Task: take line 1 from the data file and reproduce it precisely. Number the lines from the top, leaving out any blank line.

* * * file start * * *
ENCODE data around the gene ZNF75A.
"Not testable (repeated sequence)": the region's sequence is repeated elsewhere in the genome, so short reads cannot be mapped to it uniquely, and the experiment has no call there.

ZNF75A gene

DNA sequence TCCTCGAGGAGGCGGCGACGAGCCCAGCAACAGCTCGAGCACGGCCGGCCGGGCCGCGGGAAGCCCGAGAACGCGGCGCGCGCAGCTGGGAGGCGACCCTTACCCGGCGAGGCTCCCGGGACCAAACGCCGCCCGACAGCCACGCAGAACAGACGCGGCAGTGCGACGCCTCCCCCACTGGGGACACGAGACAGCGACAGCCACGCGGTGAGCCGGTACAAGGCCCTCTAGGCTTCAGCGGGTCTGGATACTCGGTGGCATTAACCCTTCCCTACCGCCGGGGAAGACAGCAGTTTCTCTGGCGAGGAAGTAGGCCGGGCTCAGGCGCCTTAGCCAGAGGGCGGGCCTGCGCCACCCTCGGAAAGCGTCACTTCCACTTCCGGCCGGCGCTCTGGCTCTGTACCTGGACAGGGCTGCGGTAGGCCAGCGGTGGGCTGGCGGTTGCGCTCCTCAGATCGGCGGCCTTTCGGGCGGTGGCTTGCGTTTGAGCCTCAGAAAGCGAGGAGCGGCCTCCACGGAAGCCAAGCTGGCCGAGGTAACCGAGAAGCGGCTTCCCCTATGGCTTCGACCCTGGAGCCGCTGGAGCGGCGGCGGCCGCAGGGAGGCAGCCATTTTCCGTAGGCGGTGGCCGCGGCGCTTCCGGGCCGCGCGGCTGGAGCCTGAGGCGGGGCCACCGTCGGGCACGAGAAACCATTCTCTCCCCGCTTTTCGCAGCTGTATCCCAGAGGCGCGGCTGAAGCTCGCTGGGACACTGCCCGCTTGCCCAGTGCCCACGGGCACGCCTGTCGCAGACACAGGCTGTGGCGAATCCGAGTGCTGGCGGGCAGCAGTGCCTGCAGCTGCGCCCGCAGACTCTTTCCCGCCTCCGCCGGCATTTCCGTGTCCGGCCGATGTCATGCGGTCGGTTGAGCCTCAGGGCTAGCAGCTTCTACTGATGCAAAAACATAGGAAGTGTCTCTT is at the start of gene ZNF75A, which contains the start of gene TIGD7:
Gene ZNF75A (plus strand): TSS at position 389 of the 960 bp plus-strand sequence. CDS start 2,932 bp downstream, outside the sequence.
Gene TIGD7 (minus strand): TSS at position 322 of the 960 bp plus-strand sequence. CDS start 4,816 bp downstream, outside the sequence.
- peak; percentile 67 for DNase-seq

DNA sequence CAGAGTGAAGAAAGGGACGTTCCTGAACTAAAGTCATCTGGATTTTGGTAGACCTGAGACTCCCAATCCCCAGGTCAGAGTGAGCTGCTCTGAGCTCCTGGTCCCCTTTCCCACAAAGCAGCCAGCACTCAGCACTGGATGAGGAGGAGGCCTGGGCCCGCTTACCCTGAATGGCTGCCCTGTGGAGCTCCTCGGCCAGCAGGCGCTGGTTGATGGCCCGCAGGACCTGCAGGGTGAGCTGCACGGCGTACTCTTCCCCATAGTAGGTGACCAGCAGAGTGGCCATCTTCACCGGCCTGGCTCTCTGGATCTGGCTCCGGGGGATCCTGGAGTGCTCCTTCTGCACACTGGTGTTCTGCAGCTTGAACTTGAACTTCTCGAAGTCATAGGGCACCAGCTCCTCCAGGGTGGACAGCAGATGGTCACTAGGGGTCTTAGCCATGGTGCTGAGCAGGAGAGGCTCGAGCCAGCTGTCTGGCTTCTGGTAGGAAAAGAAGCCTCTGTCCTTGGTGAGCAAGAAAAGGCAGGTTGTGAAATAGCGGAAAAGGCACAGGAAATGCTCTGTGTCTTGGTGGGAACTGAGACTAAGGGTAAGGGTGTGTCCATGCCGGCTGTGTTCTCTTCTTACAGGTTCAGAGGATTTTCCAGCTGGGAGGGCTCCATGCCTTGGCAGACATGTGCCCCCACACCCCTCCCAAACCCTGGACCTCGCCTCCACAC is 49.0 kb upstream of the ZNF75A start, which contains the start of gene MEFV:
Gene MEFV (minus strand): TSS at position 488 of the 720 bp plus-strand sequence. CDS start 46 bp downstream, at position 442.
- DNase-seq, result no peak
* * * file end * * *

ENCODE data around the gene ZNF75A.